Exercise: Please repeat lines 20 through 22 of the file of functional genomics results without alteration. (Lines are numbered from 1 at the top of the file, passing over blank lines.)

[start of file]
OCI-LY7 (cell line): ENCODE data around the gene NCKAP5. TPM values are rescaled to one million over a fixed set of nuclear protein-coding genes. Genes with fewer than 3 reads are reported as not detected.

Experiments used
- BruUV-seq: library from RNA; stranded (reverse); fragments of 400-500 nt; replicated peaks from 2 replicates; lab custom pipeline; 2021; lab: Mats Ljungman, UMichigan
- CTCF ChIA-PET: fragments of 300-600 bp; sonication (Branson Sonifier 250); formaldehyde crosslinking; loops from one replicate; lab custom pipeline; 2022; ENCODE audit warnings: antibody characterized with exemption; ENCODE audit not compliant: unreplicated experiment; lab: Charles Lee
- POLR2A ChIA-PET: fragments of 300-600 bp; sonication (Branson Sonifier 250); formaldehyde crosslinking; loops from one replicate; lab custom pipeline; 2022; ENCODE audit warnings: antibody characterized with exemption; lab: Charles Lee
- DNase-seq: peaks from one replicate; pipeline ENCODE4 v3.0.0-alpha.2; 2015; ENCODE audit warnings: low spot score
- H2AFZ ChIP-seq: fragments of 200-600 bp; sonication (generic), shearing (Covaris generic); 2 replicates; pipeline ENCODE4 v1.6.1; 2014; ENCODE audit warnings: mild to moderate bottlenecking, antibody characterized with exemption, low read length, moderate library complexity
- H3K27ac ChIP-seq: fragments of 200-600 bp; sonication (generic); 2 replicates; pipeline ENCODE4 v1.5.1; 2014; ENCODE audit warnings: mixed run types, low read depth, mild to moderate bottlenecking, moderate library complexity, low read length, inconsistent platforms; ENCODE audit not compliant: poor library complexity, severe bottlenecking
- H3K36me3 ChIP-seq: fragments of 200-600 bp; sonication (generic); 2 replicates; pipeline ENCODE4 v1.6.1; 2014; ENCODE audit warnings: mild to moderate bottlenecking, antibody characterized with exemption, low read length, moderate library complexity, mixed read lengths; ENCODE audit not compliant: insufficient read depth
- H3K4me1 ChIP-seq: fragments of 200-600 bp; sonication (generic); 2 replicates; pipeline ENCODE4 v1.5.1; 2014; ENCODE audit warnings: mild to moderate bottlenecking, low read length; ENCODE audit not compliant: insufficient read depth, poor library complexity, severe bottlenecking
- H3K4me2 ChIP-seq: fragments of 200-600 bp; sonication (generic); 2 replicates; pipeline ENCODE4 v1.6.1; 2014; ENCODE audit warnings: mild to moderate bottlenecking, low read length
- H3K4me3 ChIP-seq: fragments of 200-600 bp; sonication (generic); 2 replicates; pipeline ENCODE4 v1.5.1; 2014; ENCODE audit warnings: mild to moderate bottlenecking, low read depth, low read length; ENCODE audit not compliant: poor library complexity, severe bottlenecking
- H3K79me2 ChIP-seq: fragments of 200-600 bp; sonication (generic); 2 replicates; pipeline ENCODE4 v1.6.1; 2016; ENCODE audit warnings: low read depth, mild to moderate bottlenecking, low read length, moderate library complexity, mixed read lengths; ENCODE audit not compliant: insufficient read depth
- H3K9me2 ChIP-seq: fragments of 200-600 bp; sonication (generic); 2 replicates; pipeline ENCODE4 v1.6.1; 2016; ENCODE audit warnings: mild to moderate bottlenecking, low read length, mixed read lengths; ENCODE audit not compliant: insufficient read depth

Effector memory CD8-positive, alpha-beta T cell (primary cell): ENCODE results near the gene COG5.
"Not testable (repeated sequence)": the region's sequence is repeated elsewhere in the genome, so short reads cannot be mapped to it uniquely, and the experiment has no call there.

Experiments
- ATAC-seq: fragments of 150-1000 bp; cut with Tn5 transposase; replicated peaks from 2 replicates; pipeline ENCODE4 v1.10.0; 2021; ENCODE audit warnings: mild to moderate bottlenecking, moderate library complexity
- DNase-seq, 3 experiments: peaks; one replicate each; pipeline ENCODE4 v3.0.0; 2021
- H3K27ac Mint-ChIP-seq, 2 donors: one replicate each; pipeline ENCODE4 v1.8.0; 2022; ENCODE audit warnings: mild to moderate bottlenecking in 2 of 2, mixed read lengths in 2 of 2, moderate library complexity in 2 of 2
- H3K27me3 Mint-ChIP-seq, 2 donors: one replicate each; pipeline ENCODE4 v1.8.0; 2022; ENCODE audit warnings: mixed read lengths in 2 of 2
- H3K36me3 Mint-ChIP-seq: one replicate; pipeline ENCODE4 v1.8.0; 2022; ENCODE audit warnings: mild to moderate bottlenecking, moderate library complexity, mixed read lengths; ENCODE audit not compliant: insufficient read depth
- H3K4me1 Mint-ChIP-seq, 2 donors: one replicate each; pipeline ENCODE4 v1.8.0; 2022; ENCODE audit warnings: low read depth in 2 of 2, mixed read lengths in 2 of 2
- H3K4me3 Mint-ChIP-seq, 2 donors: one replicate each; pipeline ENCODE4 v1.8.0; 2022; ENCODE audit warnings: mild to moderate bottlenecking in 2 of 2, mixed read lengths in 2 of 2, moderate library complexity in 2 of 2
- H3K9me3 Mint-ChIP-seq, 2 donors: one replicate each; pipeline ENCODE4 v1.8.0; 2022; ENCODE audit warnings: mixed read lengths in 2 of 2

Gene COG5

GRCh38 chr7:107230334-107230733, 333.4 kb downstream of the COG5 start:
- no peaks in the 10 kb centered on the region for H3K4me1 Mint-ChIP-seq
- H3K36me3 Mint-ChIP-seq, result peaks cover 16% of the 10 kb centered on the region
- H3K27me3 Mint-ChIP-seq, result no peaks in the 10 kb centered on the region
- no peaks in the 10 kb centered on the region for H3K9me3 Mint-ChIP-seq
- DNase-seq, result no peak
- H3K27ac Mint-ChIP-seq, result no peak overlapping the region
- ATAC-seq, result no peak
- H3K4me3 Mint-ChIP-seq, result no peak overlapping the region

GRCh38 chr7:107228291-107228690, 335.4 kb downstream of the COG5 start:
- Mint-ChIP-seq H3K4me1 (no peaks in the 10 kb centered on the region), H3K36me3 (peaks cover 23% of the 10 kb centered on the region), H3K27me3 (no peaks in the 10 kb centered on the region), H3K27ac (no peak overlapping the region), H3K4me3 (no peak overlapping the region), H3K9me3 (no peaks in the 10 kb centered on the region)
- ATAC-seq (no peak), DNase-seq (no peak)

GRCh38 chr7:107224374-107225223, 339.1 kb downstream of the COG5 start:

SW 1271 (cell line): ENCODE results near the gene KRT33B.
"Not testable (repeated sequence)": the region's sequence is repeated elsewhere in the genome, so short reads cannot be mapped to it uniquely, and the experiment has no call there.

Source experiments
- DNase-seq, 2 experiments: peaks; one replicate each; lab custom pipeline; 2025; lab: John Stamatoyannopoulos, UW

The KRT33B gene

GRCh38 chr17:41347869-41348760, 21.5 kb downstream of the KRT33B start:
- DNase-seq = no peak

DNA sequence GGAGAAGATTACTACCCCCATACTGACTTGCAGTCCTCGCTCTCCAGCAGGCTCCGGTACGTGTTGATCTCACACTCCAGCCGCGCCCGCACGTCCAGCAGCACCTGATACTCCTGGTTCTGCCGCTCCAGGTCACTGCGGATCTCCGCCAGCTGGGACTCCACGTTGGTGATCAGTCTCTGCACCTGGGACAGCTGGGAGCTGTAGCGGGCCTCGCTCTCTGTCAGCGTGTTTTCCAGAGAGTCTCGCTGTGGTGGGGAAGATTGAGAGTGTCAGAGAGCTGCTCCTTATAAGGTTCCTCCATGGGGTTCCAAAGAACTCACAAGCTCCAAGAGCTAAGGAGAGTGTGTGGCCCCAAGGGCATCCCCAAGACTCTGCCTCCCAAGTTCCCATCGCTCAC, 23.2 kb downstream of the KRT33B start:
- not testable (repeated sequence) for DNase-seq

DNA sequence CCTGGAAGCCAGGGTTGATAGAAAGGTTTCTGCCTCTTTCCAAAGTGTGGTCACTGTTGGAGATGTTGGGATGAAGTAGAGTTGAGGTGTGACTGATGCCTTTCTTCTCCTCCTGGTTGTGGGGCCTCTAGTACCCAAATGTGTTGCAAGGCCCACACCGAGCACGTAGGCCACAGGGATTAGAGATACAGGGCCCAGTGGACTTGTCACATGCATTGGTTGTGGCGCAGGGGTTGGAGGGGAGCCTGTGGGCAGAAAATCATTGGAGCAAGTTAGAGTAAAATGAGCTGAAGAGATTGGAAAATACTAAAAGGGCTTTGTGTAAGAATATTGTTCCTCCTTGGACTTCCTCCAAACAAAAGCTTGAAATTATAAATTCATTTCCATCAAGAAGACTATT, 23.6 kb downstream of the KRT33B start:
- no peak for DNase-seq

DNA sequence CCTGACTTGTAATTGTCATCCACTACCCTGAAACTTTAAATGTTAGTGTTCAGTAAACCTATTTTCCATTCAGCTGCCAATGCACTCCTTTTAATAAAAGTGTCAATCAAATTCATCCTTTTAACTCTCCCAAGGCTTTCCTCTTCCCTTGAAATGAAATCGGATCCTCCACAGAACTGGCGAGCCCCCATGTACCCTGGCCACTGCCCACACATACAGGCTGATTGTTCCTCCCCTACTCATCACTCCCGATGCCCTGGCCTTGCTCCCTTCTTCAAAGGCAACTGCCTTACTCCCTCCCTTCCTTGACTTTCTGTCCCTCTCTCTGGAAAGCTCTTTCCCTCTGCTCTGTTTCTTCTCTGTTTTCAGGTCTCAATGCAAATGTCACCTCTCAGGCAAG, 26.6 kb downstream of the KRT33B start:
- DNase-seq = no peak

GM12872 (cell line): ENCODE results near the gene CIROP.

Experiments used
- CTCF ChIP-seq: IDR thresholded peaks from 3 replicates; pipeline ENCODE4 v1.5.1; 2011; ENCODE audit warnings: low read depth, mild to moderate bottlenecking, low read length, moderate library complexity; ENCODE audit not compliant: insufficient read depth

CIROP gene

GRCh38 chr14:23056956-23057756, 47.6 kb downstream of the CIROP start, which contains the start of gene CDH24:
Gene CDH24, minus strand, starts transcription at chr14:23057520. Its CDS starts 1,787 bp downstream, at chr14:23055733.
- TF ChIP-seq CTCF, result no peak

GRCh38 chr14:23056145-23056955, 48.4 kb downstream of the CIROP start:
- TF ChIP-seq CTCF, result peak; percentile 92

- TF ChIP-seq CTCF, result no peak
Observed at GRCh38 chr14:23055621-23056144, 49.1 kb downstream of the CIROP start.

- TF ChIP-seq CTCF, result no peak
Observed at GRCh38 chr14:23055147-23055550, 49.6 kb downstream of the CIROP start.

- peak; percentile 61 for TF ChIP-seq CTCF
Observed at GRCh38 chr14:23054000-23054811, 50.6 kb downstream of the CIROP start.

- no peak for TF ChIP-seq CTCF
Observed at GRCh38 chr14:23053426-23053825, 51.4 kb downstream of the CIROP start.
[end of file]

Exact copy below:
- H3K27ac Mint-ChIP-seq, 2 donors: one replicate each; pipeline ENCODE4 v1.8.0; 2022; ENCODE audit warnings: mild to moderate bottlenecking in 2 of 2, mixed read lengths in 2 of 2, moderate library complexity in 2 of 2
- H3K27me3 Mint-ChIP-seq, 2 donors: one replicate each; pipeline ENCODE4 v1.8.0; 2022; ENCODE audit warnings: mixed read lengths in 2 of 2
- H3K36me3 Mint-ChIP-seq: one replicate; pipeline ENCODE4 v1.8.0; 2022; ENCODE audit warnings: mild to moderate bottlenecking, moderate library complexity, mixed read lengths; ENCODE audit not compliant: insufficient read depth